oceandude

Well-known member
Joined
Jan 22, 2005
Posts
177
Total Time
8000
you are not the first and wont be the last. you seem to have a good attitude. I am thinking next time around just relax a bit. after all, its just a big video game. :)
 

Amish RakeFight

Registered Loser
Joined
Dec 28, 2005
Posts
8,006
Total Time
.
Persistence makes up for talent any day.

I would definantely not walk away from aviation. The next gig you get, you'll have a more relaxed attitude since you've been exposed to the the worst of it; that being canned.

Like the others have said, get yourself into some 135 flying and maybe even enroll in one of those RJ courses available. Less stress and pressure learning in the outside training environment where you're the customer, not a probationary guy with lots to lose if you don't move along at the expected pace.

More CFIing will just keep you insane. I think an RJ course and perhaps some 135 flying will make you a much more confident and prepared candidate at the next regional.

You could be back in 121 training in as little as 4 months from now.

Good luck and it sounds like you're an honest hard working guy. Be prepared to lose a few battles in order to win the war.
 

mamba20

Do what now?
Joined
Nov 27, 2004
Posts
1,030
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000000
Bravo man, you seem to be taking a very level headed and mature additude toward this. M condolences that you didn't make it through. Your not the first and you won't be the last.

Making the jump from 172's to a jet in the airline enviorment it tough and its for that reason that most people do some sort of lower lever 135 or part 91 flying first just to get some experience working with the IFR system a bit more, but more importantly dealing with all the munusha that you deal with daily with the airlines. I dont know of very many people who made the jump from CFI to RJ. Keep your chin up and keep your feelers out, either with other regionals or 135/91 companies.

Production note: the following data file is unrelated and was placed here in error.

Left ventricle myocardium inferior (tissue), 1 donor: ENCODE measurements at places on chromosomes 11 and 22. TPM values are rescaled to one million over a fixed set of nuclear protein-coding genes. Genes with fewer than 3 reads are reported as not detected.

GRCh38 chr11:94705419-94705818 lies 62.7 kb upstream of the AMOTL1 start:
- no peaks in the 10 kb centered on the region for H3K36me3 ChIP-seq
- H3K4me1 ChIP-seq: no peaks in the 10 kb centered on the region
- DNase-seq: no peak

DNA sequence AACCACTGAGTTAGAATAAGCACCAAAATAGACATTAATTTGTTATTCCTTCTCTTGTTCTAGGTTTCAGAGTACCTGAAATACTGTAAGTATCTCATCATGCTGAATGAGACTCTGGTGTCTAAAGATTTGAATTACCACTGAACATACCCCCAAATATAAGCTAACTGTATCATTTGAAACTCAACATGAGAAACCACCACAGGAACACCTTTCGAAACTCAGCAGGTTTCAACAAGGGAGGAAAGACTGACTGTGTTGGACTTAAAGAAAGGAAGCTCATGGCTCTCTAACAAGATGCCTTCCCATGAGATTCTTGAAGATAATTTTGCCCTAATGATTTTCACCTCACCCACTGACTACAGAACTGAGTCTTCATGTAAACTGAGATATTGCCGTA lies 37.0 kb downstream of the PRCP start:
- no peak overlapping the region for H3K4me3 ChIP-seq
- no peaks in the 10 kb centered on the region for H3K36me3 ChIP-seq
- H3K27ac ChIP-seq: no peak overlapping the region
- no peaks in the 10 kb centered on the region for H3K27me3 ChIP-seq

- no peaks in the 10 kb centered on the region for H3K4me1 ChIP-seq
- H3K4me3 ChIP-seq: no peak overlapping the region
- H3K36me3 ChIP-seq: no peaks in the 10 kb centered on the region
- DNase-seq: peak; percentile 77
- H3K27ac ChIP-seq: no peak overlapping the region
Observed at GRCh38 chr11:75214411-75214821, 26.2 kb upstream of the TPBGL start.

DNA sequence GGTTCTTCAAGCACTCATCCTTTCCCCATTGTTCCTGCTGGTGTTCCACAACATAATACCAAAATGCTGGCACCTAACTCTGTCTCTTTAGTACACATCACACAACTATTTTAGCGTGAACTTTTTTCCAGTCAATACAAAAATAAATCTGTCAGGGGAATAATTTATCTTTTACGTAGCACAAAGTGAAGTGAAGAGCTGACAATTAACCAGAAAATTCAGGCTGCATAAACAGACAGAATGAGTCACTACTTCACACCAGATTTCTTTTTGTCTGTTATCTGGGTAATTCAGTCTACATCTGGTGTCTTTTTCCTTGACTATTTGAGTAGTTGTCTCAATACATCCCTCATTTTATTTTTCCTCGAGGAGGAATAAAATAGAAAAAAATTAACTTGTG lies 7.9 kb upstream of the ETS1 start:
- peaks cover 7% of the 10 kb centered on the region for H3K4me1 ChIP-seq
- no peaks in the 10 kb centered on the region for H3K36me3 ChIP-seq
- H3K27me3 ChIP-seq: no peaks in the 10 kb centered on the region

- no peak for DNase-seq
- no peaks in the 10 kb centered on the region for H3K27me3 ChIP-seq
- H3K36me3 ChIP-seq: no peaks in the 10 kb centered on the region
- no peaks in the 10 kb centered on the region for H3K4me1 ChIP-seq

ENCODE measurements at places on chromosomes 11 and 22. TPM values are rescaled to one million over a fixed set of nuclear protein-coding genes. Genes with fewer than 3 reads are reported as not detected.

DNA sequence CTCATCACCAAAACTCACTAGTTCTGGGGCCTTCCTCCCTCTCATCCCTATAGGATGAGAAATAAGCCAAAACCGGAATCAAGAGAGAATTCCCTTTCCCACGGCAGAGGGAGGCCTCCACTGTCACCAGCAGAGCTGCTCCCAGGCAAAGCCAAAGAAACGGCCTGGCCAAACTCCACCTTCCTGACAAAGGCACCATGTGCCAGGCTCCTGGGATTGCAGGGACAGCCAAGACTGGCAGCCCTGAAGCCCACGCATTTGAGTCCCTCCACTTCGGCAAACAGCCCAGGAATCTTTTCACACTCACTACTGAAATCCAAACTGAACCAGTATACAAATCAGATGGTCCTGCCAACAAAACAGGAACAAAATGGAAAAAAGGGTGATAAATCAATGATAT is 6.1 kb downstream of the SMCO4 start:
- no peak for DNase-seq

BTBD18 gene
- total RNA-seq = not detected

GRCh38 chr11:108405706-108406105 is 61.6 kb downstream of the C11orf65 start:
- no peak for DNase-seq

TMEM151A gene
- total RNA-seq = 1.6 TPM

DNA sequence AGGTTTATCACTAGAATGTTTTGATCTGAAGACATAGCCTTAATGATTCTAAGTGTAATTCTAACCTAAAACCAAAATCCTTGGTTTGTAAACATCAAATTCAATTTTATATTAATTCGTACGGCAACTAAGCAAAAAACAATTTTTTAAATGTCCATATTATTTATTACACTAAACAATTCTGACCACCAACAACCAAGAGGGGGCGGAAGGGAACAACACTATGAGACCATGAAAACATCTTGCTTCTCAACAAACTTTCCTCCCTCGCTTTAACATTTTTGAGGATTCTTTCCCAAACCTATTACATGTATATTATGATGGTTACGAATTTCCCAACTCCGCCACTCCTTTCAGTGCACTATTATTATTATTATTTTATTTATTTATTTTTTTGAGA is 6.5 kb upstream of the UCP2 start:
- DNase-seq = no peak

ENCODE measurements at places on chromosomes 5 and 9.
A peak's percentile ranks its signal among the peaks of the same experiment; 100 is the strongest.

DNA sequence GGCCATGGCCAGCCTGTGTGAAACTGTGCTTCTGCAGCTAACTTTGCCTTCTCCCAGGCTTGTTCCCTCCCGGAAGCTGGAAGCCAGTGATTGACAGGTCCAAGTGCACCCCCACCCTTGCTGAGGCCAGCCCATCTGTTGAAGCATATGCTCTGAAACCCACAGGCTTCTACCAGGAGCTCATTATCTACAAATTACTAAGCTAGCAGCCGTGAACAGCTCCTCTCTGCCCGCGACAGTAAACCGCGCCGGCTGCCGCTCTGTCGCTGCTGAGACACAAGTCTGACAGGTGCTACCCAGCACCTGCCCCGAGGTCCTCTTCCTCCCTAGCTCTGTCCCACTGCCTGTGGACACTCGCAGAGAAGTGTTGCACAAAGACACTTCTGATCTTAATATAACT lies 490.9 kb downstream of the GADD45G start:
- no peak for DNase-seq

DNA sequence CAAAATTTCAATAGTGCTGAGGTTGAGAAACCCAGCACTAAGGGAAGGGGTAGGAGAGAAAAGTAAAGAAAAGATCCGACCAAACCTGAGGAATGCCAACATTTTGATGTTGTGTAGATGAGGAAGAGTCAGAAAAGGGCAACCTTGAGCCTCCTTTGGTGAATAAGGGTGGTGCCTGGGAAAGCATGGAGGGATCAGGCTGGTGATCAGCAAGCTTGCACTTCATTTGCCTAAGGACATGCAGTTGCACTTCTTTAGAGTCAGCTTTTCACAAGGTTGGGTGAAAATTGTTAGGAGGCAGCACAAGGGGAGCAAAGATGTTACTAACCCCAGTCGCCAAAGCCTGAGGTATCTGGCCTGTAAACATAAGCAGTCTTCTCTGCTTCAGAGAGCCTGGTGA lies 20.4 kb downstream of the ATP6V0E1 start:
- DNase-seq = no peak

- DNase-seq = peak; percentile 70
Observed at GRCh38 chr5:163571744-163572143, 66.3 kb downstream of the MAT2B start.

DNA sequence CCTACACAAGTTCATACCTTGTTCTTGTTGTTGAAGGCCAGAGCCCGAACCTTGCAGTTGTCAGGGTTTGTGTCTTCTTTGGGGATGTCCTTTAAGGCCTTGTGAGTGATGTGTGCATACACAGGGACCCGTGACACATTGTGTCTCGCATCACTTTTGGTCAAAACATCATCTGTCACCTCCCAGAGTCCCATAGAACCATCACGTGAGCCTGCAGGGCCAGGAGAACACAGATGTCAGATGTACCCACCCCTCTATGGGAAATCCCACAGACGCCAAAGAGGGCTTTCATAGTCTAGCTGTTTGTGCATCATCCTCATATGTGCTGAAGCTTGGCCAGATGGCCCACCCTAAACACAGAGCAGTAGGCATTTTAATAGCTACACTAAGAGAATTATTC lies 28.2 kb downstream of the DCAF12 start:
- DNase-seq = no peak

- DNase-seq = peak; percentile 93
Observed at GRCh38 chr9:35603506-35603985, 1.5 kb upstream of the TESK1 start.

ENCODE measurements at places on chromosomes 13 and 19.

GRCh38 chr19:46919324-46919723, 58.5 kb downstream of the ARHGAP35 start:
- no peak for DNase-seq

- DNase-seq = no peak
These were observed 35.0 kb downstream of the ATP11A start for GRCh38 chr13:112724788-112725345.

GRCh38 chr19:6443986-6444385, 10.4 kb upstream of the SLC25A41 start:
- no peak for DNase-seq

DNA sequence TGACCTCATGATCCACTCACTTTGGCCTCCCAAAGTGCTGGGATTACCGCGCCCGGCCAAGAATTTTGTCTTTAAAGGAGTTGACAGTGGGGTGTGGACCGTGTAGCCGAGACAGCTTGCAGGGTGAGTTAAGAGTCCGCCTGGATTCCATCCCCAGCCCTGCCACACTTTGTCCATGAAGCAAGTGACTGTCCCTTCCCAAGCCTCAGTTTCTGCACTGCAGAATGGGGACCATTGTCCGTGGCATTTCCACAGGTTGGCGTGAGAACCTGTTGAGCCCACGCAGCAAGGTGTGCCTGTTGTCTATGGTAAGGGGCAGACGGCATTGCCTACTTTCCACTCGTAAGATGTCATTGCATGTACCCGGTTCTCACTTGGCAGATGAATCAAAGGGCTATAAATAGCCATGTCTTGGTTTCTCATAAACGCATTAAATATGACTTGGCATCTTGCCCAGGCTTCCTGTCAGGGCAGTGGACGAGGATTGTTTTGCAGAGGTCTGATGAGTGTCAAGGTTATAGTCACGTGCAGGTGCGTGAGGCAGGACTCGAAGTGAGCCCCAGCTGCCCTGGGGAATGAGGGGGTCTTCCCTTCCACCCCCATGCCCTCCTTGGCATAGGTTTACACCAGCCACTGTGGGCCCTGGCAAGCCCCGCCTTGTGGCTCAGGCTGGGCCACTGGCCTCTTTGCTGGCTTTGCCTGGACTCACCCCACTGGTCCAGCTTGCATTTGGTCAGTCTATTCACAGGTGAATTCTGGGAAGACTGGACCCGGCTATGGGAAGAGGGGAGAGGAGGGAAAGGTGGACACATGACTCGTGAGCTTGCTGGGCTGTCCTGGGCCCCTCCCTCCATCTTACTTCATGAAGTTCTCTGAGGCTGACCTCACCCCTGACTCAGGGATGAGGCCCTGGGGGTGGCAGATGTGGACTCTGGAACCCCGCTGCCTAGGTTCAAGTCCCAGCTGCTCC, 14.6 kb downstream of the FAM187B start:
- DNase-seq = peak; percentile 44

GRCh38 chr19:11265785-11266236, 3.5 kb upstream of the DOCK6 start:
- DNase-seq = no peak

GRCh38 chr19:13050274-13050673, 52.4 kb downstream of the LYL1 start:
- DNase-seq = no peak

MOST important, when asked about it in an interview tell them the same thing that you told all of us. Don't be ashamed of it or try to make it sound different then it really is.

When I went for my initial PVT pilot ride my instructor told me that there are two kinds of pilots. Those that have busted a check ride and those that will.

Please keep us posted on where you land and I'm sure you will find that you land on your feet.
 

Fedora

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Joined
Jan 15, 2007
Posts
260
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15000+
Been there, done that, got the t-shirt. My problem was I had been flying a tanker as a civilian contractor pilot for 7 years. Can you say Day-VFR? Spooling up in a part 121 training simulator was not the easiest thing I have ever done. I'd say it might not have been the glass that made it more difficult, but I'm thinking that perhaps the instrument skills (like mine) were a bit rusty after 2 years of CFI flying in Texas. Shake it off and move on, and perhaps buy a little box time before the next attempt. Good Luck, I think you'll do fine.
 

Flybet3

Fly for me! Get my Bonus!
Joined
Oct 8, 2004
Posts
1,745
Total Time
plenty
I'm sure i'll get some replys along the lines of "you suck go work at mcdonalds" and I thank you guys for it in advance. If nothing else it'll help keep me as humble.

You're not a loser bro, but I would look into the McD's thing. I heard managers make OK money :p